Eric D. Snider

Movie Review: "A Most Wanted Man" B July 31, 2014

Germans try to prevent terror, post-9/11

The venerable English spy-novelist John le Carré has been writing page-turners since the early 1960s, when the Cold War was giving people in le Carré's profession ample material to work with. As the times have changed, le Carré has adapted his skills. The easily identifiable Soviets and East Germans of "The Spy Who Came in from the Cold" and "Tinker, Tailor, Soldier, Spy" are gone now (even their countries are gone); modern espionage focuses on terrorist groups and religious extremists, most of whom aren't affiliated with or backed by a government. Intelligence-gathering is more complicated now. But le Carré's criticism of it -- that the West's tactics often go against our ideals -- is as trenchant as ever, as we see in the film "A Most Wanted Man," adapted from his 2008 novel.

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Eric's Blog July 28, 2014

Garrens Comedy Troupe reunion video!

Remember the Garrens Comedy Troupe? Remember when we did a 20th anniversary show? Remember when we released the video of that show?

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Eric's Blog July 27, 2014

Movie B.S. with Bayer and Snider #220: 'Hercules,' 'Lucy,' 'Boyhood,' and more

[Also reviews of "And So It Goes," "They Came Together," and "A Most Wanted Man." It's a busy week at Movie B.S.!]

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Movie Review: "And So It Goes" D July 25, 2014

White people in Connecticut do nothing

A while back, after years of directing good movies in a variety of genres, Rob Reiner decided to focus on tepid, forgettable, upscale comedies aimed at the least discerning, most easily entertained demographic in America: middle-aged white people. So instead of "The Princess Bride," "A Few Good Men," and "When Harry Met Sally...," the once and future Meathead has been shoveling out tripe like "The Bucket List," "Rumor Has It...," "Alex & Emma," and now the latest, "And So It Goes," a movie so lazy it couldn't even be bothered to come up with a real title.

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Movie Review: "Lucy" C July 25, 2014

Taking drugs makes you smart, powerful

The familiar adage about how humans only use 10 percent of their brains is an old wives' tale (old scientists' tale?), but that doesn't mean it can't be the basis for a good story. I mean, it's not true that getting bitten by a radioactive spider gives you the powers of a spider, either, but you go with it. So what sorts of things could we do if we unlocked 100 percent of our mental potential? The possibilities are staggering!

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Movie Review: "Hercules (2014)" C July 25, 2014

He's not a demigod, he's just The Rock

"Hercules" begins with someone saying, "You think you know the truth about him? You know nothing!" That seems like an unnecessarily combative way to start a movie, but it does set the tone. This ain't your father's Hercules! Unless your father is Brett Ratner. Which, for all I know, he may well be.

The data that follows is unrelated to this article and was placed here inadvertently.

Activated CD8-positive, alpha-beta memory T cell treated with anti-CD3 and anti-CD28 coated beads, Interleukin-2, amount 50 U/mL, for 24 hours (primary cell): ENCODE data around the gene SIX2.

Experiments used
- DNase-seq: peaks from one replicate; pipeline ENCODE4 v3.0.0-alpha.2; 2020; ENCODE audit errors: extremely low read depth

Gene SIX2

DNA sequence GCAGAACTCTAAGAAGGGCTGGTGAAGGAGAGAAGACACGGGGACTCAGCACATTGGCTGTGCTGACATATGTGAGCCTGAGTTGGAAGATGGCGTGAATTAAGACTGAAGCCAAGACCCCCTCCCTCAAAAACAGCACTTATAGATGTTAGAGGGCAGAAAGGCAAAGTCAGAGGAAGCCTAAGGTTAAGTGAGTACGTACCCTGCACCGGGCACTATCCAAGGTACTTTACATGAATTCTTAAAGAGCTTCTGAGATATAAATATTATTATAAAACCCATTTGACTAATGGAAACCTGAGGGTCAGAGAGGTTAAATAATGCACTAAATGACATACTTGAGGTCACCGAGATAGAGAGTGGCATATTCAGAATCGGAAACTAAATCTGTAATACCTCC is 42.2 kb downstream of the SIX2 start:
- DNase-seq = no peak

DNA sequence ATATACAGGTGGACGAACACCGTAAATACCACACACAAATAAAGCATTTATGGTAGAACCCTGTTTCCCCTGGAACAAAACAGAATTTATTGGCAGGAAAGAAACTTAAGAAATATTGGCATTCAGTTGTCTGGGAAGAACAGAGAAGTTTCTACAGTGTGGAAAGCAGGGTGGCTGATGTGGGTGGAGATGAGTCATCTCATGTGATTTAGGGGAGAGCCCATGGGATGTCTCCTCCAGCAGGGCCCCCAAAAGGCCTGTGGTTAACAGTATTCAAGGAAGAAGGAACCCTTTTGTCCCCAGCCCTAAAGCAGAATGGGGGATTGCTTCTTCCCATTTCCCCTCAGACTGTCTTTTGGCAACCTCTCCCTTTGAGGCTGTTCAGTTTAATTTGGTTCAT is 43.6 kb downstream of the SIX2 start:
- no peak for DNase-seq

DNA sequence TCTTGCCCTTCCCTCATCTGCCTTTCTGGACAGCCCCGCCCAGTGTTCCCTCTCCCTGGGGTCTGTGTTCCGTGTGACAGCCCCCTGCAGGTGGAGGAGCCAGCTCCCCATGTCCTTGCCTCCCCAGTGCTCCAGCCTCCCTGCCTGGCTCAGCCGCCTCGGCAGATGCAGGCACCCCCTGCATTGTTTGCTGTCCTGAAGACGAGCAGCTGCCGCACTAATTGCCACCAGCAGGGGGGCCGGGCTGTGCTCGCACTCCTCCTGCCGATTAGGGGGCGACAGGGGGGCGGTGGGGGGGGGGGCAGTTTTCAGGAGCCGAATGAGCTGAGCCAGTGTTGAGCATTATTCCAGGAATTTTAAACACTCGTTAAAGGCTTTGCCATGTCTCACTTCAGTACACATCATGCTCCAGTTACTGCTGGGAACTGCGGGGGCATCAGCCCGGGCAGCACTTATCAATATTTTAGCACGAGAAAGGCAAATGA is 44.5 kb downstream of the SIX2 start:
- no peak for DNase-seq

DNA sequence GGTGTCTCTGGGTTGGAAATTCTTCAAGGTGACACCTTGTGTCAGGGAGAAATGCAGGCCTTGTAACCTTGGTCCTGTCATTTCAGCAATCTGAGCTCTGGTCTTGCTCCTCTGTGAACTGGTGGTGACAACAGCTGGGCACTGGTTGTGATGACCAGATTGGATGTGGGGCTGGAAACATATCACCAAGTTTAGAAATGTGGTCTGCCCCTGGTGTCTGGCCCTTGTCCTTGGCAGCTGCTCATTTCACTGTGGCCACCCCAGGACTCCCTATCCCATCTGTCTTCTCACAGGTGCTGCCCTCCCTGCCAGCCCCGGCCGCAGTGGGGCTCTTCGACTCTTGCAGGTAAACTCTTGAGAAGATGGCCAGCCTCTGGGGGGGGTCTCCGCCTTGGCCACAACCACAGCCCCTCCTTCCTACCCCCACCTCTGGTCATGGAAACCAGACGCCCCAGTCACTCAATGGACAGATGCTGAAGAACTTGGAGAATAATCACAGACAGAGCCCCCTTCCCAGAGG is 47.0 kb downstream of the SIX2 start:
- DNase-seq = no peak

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Movie Review: "The Purge: Anarchy" C July 24, 2014

It's the most wonderful time of the year

Last year's "The Purge" made a sparse, modestly thrilling movie out of a dumb premise -- for 12 hours every year, all crime is legal! -- and hit pay dirt at the box office. The natural consequence of this, as you know, is a hastily produced sequel. It has arrived, 13 months later, in the form of "The Purge: Anarchy" (was it not anarchy before??), a considerably less interesting but not altogether worthless exercise in ham-handed social commentary and wanton violence.

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Movie Review: "Sex Tape" C July 24, 2014

Step away from the iPad, you total morons

"Sex Tape" is like an episode of a filthy sitcom that was stretched from 22 minutes to 94 even though they barely had 22 minutes' worth of story. Starring a slimmed-down Jason Segel and a very game Cameron Diaz, it centers on a workable premise: what if you filmed yourself doin' it and then accidentally uploaded the video to the Internet? What would you do? But screenwriter Kate Angelo ("The Back-Up Plan"), with assists by Segel and his regular collaborator Nicholas Stoller, doesn't seem to have pondered the question any further than that. The answer is that everybody runs around screaming and flailing their arms (figuratively, but also sometimes literally), coming up with panicky, last-second lies, and ranting about the Cloud the way people 30 years ago ranted about arcade games (and with a similar level of understanding of how they work).

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Movie Review: "Dawn of the Planet of the Apes" B July 20, 2014

Animals become human, and vice versa

The surprisingly robust prequel "Rise of the Planet of the Apes" ended with a few dozen chimps, gorillas, and such escaping into the forests near San Francisco after being dosed with a drug that made them super intelligent (for apes). Over time, these animals will evolve into the Statue of Liberty-destroying, Heston-bedeviling dominant species we know from the "Planet of the Apes" movies of the '60s and '70s. But as "Dawn of the Planet of the Apes" picks up the story, 10 years after "Rise," humans are still technically in charge, and the apes are still learning what they themselves are capable of.

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Eric's Blog July 19, 2014

Movie B.S. with Bayer and Snider #219: 'The Purge: Anarchy,' 'Sex Tape,' more

[There's a new "Planes" movie too, but Movie B.S. refused to dignify it by watching it.]

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